Gardens are not merely earthly stuff. They occupy grounds in the mind as well. Some reach there by the beauty of their design, some by the power of their cultural symbolism. Many use both. Other gardens take up no space at all. Yet even as ruins, or as memories of ruins, they have the power to breathe life into worn words. They create spaciousness in dark times. This book explores strategies for creating spaciousness by translating what I have learned from the history of gardens into the garden that is history. It takes as its starting point a corner of...

  5. Chapter 1 Singing Cranes and Manchu Princes
    (pp. 31-77)

    You do not have to be a Confucian scholar or a Manchu prince to know the value of a place where thought can take its shape at ease. Wendell Berry, a contemporary American poet of the South, likens the garden to water in a pitcher. Nothing is simpler, less adorned, less hard to find, yet more difficult to design. A garden, if well planned, is a place where one can get away from the clutter of daily life. An effective garden scours the mind and the soul. Contemplating what the Chinese call the “bones” of the garden—be they rocks,...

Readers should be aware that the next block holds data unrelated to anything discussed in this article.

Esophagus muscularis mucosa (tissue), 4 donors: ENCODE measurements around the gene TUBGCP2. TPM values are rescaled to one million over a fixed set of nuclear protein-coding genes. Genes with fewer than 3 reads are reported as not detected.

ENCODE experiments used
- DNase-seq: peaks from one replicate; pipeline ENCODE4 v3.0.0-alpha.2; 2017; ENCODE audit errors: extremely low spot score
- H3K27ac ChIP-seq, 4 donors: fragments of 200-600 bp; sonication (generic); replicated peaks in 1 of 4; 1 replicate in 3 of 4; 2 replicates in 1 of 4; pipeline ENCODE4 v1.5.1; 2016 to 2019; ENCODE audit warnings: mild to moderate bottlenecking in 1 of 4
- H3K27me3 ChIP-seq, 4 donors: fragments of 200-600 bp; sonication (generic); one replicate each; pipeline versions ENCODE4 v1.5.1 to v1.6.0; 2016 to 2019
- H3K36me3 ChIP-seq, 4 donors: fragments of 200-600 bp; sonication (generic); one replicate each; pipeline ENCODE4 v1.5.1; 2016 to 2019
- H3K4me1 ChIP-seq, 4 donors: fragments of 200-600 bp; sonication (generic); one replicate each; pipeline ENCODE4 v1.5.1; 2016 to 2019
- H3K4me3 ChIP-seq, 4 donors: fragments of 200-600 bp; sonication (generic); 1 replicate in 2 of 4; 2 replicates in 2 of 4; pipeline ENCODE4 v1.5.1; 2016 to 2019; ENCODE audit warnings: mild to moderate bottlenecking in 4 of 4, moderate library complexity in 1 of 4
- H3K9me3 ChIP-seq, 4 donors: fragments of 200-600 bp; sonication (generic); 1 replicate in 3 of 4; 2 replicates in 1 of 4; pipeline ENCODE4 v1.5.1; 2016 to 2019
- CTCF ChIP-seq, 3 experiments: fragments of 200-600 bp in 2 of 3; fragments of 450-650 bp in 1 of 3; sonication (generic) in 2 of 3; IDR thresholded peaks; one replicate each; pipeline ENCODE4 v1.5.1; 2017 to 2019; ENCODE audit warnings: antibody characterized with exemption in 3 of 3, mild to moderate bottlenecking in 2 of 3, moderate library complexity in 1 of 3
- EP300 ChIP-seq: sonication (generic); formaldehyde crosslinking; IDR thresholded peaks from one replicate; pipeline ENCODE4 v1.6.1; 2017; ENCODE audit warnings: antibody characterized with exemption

6. Chapter 2 War Invades the Garden
    (pp. 78-112)

    The catastrophe that befell Singing Crane Garden after 1860 was by no means minute. The magnitude of loss can be imagined if one listens for the sound of cranes departing. This is what historian-poet Lawrence Olson did when he suggested that departing cranes expound “invisible designs.”¹ In China, in the hamlet of Haidian, vanishing cranes and dying rivers were not merely a poetic metaphor. The cranes’ flight coincided with the collapse of Qing imperial grandeur.

    Two worldviews, two temporalities, two imperialisms collided violently in 1860 on the grounds of northwest Beijing. Singing Crane Garden with its meandering paths, fishponds, pavilions,...

  7. Chapter 3 Consciousness in the Dark Earth
    (pp. 113-147)

    Broken remains of China’s past cluttered Haidian after October 1860. The gardens that were destroyed seemed condemned to an eternity of shame and silence. Yet this was not to be. Voices and visions of renewal emerged, almost literally, out of the singed ground. How could ash-covered earth have anything new to add to history’s narrative? For an answer, it may help to turn to poets trained to listen to the unsaid, even the unsayable, that lies dormant in our spaces, as well as in our hearts. The American poet Louise Glück turned to vegetation when she sought to hear muted...